After the card show I attended last month and my recent garage sale haul for the ages, it's safe to say that I'm buried in an avalanche of cardboard right now.
So, naturally, where was I a couple Sundays ago? You guessed it: another card show. I managed to get the day off work to attend a smaller hotel show in the area, the same one I attended at the dawn of the new year back in January. I figured going again here in December would make for a nice bookend to 2016.
I guess the cardboard gods wanted me to work for this one, as we got our first snowstorm of the winter on the very same afternoon as the show. Here's what it looked like as seen from the suburban Culver's where Dad and I enjoyed our tasty post-show meal.
As you might imagine, driving in such weather wasn't particularly fun, but even after a little slipping and sliding, Dad and I rolled into the hotel parking lot right on time.
Turns out I wasn't the only one unfazed by the snowflakes.
I've hit this show a handful of times now, and this latest gathering was probably the most well-attended one I've seen yet. It was rather comforting to see a roomful of devoted collectors out there like myself willing to brave a snowstorm for an afternoon of digging through cardboard.
With the room pulsing and the radiator on, I went to work. It didn't take long for the gems to start appearing, like this awesome dollar-box vinyl/cardboard mashup of the Iron Man. It's only the second card I own from this "Greatest Hits" insert set, the other being a Pedro Martinez...which I found at this very same show back in January.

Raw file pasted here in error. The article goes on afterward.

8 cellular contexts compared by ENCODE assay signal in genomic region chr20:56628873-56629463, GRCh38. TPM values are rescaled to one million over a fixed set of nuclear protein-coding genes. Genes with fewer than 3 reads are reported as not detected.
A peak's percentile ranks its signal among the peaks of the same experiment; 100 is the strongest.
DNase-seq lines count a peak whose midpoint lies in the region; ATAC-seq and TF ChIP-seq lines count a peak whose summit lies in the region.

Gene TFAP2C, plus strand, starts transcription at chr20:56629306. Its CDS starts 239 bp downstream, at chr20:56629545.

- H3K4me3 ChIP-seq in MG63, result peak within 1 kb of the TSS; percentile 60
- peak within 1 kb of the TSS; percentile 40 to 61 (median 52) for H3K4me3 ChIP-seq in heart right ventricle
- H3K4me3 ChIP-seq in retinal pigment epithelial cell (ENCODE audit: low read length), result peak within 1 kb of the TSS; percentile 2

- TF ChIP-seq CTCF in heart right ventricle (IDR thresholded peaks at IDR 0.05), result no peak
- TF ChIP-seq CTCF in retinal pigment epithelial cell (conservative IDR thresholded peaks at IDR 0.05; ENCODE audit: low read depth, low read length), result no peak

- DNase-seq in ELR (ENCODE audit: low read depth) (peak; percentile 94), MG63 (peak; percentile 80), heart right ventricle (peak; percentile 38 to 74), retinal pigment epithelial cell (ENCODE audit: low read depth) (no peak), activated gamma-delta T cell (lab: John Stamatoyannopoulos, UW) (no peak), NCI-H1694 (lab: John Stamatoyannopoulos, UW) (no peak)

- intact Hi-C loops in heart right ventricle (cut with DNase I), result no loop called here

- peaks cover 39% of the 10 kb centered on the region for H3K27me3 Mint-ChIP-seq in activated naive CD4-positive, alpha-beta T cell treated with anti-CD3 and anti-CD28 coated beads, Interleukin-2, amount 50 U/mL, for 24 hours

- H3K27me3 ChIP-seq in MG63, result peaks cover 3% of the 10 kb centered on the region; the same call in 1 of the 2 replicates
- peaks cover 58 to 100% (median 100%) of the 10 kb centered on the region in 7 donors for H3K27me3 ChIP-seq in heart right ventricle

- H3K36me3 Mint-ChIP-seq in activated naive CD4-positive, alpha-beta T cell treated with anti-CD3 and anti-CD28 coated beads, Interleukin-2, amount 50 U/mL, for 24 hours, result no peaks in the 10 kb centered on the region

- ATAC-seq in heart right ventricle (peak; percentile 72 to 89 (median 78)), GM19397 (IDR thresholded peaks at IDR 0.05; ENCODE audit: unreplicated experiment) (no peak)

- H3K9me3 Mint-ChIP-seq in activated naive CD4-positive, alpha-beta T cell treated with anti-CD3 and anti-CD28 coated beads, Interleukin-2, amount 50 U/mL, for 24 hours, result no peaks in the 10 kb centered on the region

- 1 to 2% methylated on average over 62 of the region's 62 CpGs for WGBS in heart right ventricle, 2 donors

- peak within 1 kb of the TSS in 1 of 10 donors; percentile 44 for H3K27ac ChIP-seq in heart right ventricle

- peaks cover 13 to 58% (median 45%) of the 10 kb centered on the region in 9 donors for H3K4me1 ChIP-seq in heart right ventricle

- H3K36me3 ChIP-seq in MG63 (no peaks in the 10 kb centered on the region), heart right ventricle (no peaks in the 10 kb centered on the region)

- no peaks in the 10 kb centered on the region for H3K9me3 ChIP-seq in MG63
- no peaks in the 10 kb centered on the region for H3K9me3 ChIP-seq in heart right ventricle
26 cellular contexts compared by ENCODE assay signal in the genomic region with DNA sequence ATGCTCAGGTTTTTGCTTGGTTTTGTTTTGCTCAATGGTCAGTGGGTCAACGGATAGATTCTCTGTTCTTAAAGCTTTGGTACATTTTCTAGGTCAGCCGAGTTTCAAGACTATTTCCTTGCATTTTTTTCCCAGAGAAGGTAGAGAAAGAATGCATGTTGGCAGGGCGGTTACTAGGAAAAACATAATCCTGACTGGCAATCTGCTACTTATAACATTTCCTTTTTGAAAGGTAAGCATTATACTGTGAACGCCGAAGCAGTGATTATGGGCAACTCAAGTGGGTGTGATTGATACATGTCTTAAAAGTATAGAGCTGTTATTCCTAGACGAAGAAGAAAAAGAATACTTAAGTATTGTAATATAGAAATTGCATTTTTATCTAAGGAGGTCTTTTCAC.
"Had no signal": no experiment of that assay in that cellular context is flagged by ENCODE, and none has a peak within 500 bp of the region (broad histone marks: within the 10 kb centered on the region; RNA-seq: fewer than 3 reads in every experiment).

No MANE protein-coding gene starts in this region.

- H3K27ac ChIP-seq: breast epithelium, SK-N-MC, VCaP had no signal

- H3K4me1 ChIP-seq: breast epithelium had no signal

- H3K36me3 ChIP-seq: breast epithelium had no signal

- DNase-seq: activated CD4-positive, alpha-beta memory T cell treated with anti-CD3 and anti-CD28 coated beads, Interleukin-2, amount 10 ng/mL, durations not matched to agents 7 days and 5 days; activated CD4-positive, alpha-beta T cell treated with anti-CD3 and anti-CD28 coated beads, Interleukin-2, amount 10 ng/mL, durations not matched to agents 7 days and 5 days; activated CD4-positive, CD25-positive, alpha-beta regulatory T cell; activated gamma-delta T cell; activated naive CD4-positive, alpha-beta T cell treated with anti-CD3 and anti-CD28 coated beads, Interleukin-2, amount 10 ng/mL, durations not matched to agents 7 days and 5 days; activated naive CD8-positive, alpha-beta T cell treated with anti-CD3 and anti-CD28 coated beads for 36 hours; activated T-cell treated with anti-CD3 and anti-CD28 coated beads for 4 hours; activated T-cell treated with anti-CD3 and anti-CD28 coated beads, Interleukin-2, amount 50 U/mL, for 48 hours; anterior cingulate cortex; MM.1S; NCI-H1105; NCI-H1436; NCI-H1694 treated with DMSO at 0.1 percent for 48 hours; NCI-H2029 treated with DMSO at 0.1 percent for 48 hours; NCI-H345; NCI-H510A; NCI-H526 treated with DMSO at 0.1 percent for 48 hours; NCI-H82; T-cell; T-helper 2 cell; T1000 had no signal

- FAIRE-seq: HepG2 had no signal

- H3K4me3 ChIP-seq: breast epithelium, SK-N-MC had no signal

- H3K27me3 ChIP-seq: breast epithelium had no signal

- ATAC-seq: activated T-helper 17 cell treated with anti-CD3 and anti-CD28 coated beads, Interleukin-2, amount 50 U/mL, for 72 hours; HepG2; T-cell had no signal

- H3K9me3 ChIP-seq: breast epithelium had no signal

Funny how that happens.
Hotel shows are always good for a nice array of dime boxes.
While not particularly exciting, baseball cards of commissioners are indeed rare, which convinced me to drop an FDR on Fan Favorite(?) Fay Vincent. I initially thought the Joyner was one of those '90s prepaid phone cards, but a closer inspection upon returning home later that afternoon actually revealed it to be a magnet.
So that begs the question: are magnets baseball cards?
I say yes.
As always, discount bin shiny is a must at any card show.
Minis of probably my two favorite Japanese imports: Nomo a dime, Ichiro a dollar.
Looks like my dream of seeing Ichiro on the '75 Topps design has finally come true.
Online-only Heritage High Numbers for a quarter a piece?
Mr. Samardzija should tell you how I feel about that.
The Henderson is a tough '90s insert from the dollar box, but the real reason I bought it was because you don't see too many cards of Rickey as an Angel.
Also: WHY DID NO ONE TELL ME KAWASAKI HAD ANOTHER CARD ON THE MARKET THIS WHOLE TIME?!
(Most excited you'll ever see me about anything from Prizm.)
An ace pitcher and his personal catcher, forever united in baseball history and this scan.
The Lester rookie was a steal at a dollar (especially in Chicago), and the Ross -- which will likely go down as one of his sunset issues -- was a sweet dime find since I just decided to start collecting Grandpa Rossy.
The Fowler -- another (former) Cub I recently decided to collect -- was a Dime Box Dozen need since I had the gold parallel of that one without owning the base card, and you know how frustrating that is.